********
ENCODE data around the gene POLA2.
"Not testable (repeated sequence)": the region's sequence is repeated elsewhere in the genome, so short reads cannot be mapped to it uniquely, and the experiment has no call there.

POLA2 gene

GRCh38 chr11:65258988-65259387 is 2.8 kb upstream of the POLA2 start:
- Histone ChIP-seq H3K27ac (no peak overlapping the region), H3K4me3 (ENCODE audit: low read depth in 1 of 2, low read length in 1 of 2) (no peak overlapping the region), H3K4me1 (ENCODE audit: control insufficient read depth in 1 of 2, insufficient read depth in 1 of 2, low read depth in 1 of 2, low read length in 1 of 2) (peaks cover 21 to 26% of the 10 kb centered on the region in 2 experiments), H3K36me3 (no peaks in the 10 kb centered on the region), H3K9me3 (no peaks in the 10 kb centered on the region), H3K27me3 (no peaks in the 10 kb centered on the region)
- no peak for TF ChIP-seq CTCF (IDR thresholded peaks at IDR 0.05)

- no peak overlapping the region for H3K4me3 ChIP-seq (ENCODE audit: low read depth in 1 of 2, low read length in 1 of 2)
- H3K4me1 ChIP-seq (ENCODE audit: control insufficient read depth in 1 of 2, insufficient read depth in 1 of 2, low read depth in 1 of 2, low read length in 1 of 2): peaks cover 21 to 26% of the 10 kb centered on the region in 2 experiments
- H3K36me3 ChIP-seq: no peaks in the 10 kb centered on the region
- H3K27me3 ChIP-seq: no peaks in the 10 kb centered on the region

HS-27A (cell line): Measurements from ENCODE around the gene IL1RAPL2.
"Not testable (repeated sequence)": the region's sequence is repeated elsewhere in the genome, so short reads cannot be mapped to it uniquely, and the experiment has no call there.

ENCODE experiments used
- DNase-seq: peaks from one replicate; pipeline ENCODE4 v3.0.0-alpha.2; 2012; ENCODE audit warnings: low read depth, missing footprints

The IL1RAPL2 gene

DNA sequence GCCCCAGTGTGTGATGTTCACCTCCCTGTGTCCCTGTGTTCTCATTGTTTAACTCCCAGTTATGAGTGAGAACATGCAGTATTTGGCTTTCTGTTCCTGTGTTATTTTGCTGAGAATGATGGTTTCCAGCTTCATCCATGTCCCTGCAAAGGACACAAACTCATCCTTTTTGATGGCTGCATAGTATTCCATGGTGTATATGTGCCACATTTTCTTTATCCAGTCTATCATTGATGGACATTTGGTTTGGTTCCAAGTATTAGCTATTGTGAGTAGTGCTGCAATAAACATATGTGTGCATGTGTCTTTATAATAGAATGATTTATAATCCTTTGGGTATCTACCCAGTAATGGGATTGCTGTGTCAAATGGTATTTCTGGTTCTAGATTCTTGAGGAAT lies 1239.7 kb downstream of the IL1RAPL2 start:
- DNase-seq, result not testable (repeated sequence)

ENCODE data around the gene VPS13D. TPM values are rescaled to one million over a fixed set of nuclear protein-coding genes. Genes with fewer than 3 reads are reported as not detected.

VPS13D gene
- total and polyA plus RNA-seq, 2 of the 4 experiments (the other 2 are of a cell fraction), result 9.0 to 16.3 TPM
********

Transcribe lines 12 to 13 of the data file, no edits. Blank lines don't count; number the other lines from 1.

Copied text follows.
"Not testable (repeated sequence)": the region's sequence is repeated elsewhere in the genome, so short reads cannot be mapped to it uniquely, and the experiment has no call there.

ENCODE experiments used